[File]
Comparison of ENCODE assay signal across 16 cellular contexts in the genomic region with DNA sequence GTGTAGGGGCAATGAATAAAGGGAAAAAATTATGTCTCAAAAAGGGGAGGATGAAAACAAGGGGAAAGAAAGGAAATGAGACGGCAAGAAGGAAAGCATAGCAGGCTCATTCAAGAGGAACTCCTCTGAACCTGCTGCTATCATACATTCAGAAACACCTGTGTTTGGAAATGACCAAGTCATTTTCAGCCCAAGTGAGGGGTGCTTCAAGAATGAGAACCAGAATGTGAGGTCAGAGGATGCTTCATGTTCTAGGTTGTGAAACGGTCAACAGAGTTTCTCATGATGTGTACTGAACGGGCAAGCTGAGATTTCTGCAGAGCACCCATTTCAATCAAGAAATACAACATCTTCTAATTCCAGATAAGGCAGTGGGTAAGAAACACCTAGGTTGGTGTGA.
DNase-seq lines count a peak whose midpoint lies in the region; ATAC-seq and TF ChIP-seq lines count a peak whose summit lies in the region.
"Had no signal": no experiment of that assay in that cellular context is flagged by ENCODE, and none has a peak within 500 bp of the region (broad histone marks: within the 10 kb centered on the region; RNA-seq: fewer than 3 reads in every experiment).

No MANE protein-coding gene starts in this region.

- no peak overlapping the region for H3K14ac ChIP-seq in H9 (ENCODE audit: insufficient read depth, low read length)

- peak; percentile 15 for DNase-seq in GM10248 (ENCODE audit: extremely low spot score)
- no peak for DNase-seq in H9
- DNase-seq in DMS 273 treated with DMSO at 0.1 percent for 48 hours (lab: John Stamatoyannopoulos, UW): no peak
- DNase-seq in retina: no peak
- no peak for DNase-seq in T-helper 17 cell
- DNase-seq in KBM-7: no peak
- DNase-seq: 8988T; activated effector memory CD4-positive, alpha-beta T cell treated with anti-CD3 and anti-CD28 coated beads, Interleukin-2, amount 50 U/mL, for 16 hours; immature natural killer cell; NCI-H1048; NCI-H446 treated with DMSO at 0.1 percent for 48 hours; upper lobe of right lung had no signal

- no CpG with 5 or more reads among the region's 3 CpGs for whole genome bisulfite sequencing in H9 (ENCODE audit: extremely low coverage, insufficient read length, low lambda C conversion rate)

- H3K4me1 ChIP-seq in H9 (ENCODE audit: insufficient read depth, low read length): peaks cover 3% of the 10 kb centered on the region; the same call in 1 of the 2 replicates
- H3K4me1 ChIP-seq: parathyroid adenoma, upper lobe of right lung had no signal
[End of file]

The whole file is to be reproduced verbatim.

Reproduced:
Comparison of ENCODE assay signal across 16 cellular contexts in the genomic region with DNA sequence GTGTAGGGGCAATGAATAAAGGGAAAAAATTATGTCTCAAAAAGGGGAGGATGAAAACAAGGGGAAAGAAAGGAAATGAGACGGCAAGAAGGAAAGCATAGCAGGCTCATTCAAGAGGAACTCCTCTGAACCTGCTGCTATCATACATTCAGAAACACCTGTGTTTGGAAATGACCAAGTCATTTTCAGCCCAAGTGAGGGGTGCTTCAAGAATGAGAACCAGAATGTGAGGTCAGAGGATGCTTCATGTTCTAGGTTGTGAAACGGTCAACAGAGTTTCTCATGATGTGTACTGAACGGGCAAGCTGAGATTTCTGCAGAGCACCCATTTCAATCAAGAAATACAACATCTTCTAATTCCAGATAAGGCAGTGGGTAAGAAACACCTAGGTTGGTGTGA.
DNase-seq lines count a peak whose midpoint lies in the region; ATAC-seq and TF ChIP-seq lines count a peak whose summit lies in the region.
"Had no signal": no experiment of that assay in that cellular context is flagged by ENCODE, and none has a peak within 500 bp of the region (broad histone marks: within the 10 kb centered on the region; RNA-seq: fewer than 3 reads in every experiment).

No MANE protein-coding gene starts in this region.

- no peak overlapping the region for H3K14ac ChIP-seq in H9 (ENCODE audit: insufficient read depth, low read length)

- peak; percentile 15 for DNase-seq in GM10248 (ENCODE audit: extremely low spot score)
- no peak for DNase-seq in H9
- DNase-seq in DMS 273 treated with DMSO at 0.1 percent for 48 hours (lab: John Stamatoyannopoulos, UW): no peak
- DNase-seq in retina: no peak
- no peak for DNase-seq in T-helper 17 cell
- DNase-seq in KBM-7: no peak
- DNase-seq: 8988T; activated effector memory CD4-positive, alpha-beta T cell treated with anti-CD3 and anti-CD28 coated beads, Interleukin-2, amount 50 U/mL, for 16 hours; immature natural killer cell; NCI-H1048; NCI-H446 treated with DMSO at 0.1 percent for 48 hours; upper lobe of right lung had no signal

- no CpG with 5 or more reads among the region's 3 CpGs for whole genome bisulfite sequencing in H9 (ENCODE audit: extremely low coverage, insufficient read length, low lambda C conversion rate)

- H3K4me1 ChIP-seq in H9 (ENCODE audit: insufficient read depth, low read length): peaks cover 3% of the 10 kb centered on the region; the same call in 1 of the 2 replicates
- H3K4me1 ChIP-seq: parathyroid adenoma, upper lobe of right lung had no signal